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Re: [Killietalk] Nitrogen, nitrate, nitrite and ammonia
Thank you all for some terrific insights into how the
nitrogen cycle works and can be made to work to the
benefit of our killies. You have made it (well a lot
of it) understandable to folks like me. Tyrone's
comment below triggered a thought, not so much for
those who have been regularly contributing to this
thread, as for some of us who have been lurking and
busy flagging and saving posts.
Accompanying a rain/sleet/ice/snow storm, which swept
across a lot of the central U.S. this week, was a
noticeable drop on the mercury. While Chicago area
weather is mild compared to that west and north of us,
in many homes indoor humidity will plummet as our
furnaces run more and more.
In such times, one can detect a water level drop in
tanks on a daily basis, especially in the open, or
vigorously aerated and/or plant covered aquaria,
because of evaporation. While water changes may become
more important than ever, topping off with R.O. water
is also very useful for those of us with that liquid
rock issuing from our taps.
With in a month or three, general aquarists will
suddenly witness a series of "mystery deaths" in their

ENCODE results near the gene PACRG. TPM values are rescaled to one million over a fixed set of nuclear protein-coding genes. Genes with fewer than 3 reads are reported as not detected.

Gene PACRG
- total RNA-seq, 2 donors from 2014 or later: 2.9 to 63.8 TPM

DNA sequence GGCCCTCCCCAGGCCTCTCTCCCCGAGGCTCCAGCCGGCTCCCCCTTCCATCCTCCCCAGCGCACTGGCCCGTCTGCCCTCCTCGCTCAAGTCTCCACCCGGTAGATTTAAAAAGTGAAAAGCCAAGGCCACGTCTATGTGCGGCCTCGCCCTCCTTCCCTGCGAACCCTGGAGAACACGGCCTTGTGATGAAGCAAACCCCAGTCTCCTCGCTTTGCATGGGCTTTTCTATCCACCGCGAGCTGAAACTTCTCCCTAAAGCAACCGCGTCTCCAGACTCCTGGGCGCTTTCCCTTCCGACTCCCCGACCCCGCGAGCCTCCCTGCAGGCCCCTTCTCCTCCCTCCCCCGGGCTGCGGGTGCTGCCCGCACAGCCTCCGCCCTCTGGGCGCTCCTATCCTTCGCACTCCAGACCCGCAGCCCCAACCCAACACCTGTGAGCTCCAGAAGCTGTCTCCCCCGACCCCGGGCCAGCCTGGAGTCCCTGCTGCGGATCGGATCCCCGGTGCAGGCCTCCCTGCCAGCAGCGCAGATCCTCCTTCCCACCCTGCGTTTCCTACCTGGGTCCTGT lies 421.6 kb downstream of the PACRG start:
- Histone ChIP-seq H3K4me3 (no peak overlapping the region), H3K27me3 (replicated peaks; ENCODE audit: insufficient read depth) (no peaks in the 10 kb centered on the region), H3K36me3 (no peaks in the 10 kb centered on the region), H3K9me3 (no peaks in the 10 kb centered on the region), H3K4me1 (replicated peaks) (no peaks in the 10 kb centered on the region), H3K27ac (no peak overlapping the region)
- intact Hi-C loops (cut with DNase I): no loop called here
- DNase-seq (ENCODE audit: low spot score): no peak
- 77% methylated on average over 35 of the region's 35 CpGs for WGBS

aquariums where they have been topping off evaporation
with tap water. Even in tanks experiencing some
partial water changes, TDS and hardness may double or
triple before winter is through. The osmoregulatory
system of fish at the bottom of a tank's pecking
order (as it was explained to me) will begin shutting
down and the fish will begin dying off for no
immediately apparent reason.
I still need to keep up the water changes (that same
old reliable New Year's resolution) so as to "flush
the toilet" and replace trace elements to keep the
killies and plants happy. But the R.O. "top off" every
couple of days, also becomes an important part of the
care routine as well.
All the best!
--- Tyrone Genade <tgenade at gmail_com> wrote:
> .... I am surprised someone hasn't jumped on this...
With evaporation salts will accumulate and for this
reason water changes would still need to be made. Back
home in SA I have lovely soft water and could probably
go years without a water change (and so never really
dwell on it which is why it slipped my mind). People
living with liquid rock tap water could soon run into
trouble without the aid of diluting water changes...
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